For example, the fourth assessment of the Intergovernmental Panel on Climate Change (IPCC), published in 2007, stated that emissions must peak by 2015 to stay within 2 °C of warming; yet the fifth IPCC report, released last year, refers to 2030 emissions levels higher than today's that are still compatible with this limit, albeit with annual emissions-reduction rates of 6%. The annual Emissions Gap Report by the United Nations Environment Programme (UNEP) had an original deadline of 2020 for its analysis of how to fill the gap between global emissions levels compatible with a 2 °C target and national pledges; the 2014 edition extended it to 2030.
In both cases, climate economists got around past 'make-or-break' points for the 2 °C target by adding 'negative emissions' — the removal of greenhouse gases from the atmosphere during the second half of this century. Most models assume that this can be achieved using a combination of approaches known as BECCS: bioenergy (which would require 500 million hectares of land — 1.5 times the size of India)4 and carbon capture and storage, an unproven technology.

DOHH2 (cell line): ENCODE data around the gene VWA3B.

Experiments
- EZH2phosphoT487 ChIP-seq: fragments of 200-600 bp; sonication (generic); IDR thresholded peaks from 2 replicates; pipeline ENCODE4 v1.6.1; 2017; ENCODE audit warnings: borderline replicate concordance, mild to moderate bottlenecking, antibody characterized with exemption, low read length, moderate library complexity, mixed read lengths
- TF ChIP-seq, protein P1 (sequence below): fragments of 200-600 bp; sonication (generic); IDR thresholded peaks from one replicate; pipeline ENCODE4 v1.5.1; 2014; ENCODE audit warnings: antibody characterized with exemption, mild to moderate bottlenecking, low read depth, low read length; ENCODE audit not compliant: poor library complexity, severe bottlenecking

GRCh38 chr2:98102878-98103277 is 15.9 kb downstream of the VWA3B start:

“Policy-makers view the IPCC reports mainly as a source of quotes with which to legitimize their preferences.”
The 'carbon debt' to be paid back later can be substantial — sometimes doubling the remaining emissions quota originally set by scientists to stay within the 2 °C limit5.
Meanwhile, policy-makers are delighted to hear that despite 20 years of mounting emissions, the 2 °C target is still theoretically within reach. They ignore the fine print of the IPCC reports, to climate scientists' increasing dismay.
That said, there are positive signs of researchers holding their ground. For example, the Working Group III contribution to the fifth IPCC report, which assesses mitigation options, rejected the task assigned to it by the UNFCCC: that of evaluating the adequacy of a 2 °C target compared to one of 1.5 °C. The IPCC turned the question straight back to policy-makers, saying that target-setting is too dependent on ethical and value judgements6.
This principled stance could pave the way for a weaker climate objective. By saying that science is incapable of judging levels of risk avoidance or intergenerational fairness, the IPCC might dilute its influence in the global target-setting process. But if scientific advisers were to refrain from demanding exact stabilization targets, the UNFCCC would no longer be able to justify a global political agreement with a simple 'science says so'7.